The agency's permission is the first of two needed for the Wylfa plant to finally start decommissioning work. Wylfa, based on the island of Anglesey, is due to stop generating electricity in 2010, but Magnox North, which operates the site, is fighting to extend that by a few years. If successful, decommissioning work may be delayed.
The 980-megawatt (MW) Wylfa Power Station started up in 1971 and was the last and largest one built using older carbon-dioxide-cooled reactors. For additional information, see related news item from July 15, 2008 - UK's Magnox Nuclear Reactors at 980-Megawatt Wylfa Station to be Decommissioned after 2010.
The decommissioning consent was the result of three years work by Wylfa's operators, which had to produce plans for the Inspectorate on how exactly it planned to dismantle the reactors, handle the radioactive waste and deal with all of the environmental concerns.
"This is a key milestone for Wylfa and something the site has worked hard to achieve," site director Greg Evans said. "Although we are working hard to extend the period of electricity generation at Wylfa, obtaining this consent demonstrates that we are responsibly planning for our future, whilst delivering all of our current obligations to the Nuclear Decommissioning Authority and our local environment safely and responsibly."
The UK's Nuclear Decommissioning Authority (NDA) is currently auctioning off land next to Wylfa to the highest bidder for the future building of a new nuclear power station. Over the past two weeks, the online auction has resulted in a bidding war, which has taken a break for Easter but will resume again on April 14. Land next to the nuclear plants in Bradwell in Essex and Oldbury in South Gloucestershire are also up for grabs.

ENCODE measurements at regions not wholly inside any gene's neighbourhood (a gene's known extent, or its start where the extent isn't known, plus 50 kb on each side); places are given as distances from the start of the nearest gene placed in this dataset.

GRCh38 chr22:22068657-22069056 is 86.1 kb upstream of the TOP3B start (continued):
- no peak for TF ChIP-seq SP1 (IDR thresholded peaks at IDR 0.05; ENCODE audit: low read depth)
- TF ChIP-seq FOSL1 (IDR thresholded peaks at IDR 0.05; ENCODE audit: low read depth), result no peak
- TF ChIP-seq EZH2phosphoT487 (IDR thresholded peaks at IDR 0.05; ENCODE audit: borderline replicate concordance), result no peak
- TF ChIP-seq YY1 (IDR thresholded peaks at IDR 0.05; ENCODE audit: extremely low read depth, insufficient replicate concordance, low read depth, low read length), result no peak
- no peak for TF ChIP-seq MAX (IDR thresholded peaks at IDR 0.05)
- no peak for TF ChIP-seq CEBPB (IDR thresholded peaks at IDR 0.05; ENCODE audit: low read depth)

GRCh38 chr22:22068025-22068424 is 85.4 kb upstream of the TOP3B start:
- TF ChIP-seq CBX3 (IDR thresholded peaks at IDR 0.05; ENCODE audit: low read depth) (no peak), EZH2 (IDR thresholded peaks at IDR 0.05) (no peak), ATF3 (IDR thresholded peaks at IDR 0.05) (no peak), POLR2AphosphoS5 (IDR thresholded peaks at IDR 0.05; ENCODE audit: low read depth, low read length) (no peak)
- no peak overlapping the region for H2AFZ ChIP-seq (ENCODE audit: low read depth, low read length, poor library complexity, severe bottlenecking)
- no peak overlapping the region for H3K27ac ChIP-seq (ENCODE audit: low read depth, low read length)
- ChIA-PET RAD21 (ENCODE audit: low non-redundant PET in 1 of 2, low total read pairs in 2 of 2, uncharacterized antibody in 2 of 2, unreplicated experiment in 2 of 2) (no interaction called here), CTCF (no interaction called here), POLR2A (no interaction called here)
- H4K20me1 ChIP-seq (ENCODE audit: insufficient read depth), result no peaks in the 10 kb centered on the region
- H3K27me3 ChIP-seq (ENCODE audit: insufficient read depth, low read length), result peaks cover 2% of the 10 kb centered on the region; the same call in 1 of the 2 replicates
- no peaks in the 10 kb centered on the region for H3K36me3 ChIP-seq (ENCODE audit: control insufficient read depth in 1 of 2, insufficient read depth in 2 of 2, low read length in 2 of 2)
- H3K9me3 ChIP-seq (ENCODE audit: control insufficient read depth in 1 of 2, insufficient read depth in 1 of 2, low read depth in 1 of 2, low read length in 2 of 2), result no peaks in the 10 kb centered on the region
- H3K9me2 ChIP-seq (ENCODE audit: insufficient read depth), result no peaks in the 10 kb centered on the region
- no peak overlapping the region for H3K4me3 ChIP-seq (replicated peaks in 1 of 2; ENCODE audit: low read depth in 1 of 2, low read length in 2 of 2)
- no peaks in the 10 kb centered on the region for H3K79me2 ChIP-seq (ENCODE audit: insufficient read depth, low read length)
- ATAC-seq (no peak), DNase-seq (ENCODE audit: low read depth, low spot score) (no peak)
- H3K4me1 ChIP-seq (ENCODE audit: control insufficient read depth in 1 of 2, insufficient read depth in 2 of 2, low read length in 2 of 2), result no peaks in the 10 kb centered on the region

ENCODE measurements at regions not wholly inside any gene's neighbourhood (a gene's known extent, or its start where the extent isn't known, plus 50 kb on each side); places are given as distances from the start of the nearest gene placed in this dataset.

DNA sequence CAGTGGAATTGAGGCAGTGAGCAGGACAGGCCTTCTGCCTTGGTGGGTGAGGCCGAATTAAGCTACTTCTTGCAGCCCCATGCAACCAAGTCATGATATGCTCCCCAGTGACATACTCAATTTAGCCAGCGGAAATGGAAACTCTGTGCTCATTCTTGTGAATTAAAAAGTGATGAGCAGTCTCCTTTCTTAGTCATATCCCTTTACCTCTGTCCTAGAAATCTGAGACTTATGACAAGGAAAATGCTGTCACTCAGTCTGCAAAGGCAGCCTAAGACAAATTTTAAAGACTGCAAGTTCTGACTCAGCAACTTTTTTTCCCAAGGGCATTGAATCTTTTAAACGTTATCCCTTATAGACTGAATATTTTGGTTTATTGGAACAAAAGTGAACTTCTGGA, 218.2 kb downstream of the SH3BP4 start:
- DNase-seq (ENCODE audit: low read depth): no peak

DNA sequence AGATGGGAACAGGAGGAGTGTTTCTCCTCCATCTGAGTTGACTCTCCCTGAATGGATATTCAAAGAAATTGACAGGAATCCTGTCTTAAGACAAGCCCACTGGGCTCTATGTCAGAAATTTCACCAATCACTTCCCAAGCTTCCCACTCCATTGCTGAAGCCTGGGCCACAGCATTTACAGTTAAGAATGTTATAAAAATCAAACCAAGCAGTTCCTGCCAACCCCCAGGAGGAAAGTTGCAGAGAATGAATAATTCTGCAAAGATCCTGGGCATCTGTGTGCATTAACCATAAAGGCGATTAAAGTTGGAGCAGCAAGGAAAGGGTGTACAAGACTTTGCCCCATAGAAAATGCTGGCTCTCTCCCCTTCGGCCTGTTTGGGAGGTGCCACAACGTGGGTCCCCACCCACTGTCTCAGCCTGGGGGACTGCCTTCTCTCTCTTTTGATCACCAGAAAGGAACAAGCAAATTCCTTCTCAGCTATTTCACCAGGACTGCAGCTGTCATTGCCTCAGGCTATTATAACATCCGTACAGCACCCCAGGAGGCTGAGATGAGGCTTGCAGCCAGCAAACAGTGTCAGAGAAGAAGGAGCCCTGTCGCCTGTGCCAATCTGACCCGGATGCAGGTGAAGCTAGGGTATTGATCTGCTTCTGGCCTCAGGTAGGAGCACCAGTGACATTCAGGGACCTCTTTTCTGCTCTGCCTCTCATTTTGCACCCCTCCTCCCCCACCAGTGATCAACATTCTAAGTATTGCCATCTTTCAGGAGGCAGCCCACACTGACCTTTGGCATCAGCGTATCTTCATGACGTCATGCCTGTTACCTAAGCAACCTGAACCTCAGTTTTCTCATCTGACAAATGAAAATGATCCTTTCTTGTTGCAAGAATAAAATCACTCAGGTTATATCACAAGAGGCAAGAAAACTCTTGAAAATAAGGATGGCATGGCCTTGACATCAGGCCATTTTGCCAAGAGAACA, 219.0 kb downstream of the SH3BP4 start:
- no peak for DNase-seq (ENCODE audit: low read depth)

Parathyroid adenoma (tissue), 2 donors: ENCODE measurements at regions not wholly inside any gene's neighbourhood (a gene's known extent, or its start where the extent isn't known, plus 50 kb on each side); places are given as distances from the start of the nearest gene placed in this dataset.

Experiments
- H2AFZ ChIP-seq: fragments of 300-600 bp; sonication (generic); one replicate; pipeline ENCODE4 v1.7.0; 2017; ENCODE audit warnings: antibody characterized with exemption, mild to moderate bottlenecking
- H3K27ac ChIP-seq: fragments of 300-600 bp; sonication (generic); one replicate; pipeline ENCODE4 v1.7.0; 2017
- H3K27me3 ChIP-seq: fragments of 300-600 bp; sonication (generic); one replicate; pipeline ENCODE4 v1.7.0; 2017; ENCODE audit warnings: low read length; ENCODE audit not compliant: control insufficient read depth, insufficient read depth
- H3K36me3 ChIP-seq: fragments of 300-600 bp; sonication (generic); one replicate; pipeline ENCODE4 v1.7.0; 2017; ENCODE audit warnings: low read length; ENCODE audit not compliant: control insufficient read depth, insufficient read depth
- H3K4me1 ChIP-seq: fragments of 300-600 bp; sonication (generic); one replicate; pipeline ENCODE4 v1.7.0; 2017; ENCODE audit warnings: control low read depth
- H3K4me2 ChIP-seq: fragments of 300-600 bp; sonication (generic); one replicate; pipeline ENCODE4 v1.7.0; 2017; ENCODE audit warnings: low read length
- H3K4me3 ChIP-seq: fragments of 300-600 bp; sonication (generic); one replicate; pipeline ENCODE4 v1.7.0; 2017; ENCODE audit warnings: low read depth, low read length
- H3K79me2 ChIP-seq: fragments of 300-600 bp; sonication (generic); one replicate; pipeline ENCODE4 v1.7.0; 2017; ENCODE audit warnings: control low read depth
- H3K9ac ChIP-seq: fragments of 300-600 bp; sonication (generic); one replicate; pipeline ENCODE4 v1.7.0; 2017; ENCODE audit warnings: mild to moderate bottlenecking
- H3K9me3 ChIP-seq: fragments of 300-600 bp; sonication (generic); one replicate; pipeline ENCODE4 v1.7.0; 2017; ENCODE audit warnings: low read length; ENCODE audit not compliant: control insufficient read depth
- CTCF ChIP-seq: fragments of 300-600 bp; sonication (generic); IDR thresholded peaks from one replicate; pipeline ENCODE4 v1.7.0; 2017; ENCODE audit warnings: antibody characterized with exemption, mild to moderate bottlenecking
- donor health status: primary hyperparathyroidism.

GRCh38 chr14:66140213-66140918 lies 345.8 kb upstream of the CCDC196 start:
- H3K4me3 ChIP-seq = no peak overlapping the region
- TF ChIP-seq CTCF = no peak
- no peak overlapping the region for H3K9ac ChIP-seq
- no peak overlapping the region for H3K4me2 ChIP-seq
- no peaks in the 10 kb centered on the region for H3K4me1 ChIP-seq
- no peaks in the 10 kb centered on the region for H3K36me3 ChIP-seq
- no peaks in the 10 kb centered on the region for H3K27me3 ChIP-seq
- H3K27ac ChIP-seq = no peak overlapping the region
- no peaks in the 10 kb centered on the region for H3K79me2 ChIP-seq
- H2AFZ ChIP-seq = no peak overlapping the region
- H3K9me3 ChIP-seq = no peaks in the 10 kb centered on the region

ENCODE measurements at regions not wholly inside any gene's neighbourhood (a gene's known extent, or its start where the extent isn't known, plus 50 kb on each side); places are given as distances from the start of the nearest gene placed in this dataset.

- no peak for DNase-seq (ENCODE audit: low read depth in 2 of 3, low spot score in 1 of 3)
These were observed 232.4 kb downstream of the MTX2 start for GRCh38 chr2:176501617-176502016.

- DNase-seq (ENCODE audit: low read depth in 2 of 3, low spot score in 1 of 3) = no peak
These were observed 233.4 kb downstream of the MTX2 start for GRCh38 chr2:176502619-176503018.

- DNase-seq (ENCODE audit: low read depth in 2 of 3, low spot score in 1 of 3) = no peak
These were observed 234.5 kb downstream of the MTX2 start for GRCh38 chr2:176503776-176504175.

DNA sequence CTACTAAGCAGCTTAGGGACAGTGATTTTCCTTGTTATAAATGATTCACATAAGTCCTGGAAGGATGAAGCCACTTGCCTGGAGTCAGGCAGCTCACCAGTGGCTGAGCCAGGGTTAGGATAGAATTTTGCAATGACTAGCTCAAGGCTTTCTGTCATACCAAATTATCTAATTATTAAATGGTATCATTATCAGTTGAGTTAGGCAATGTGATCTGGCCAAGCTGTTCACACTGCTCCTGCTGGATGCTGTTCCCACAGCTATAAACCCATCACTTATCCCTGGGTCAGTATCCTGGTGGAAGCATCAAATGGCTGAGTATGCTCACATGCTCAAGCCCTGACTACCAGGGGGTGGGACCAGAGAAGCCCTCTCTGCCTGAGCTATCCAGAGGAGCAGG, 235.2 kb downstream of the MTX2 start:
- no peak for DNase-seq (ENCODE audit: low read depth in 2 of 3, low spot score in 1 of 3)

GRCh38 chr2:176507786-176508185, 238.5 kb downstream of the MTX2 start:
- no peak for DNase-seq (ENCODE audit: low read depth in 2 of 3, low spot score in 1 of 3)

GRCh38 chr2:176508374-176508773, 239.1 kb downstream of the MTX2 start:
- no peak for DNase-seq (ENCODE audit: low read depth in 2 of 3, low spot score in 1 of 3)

Those bidding are thought to include German power giants RWE Power and E.ON AG, French electricity utility Electricite de France, and a consortium made up of Iberdrola Renovables SA, GDF Suez and Scottish and Southern Energy Plc.
"We are pleased that the innovative process applied to the sale is working well", said Sam Hounslow, Project Manager for the NDA sale. "The level of competition for the three sites has obvious benefits for both the NDA and U.K. taxpayer as a result of the revenue being generated."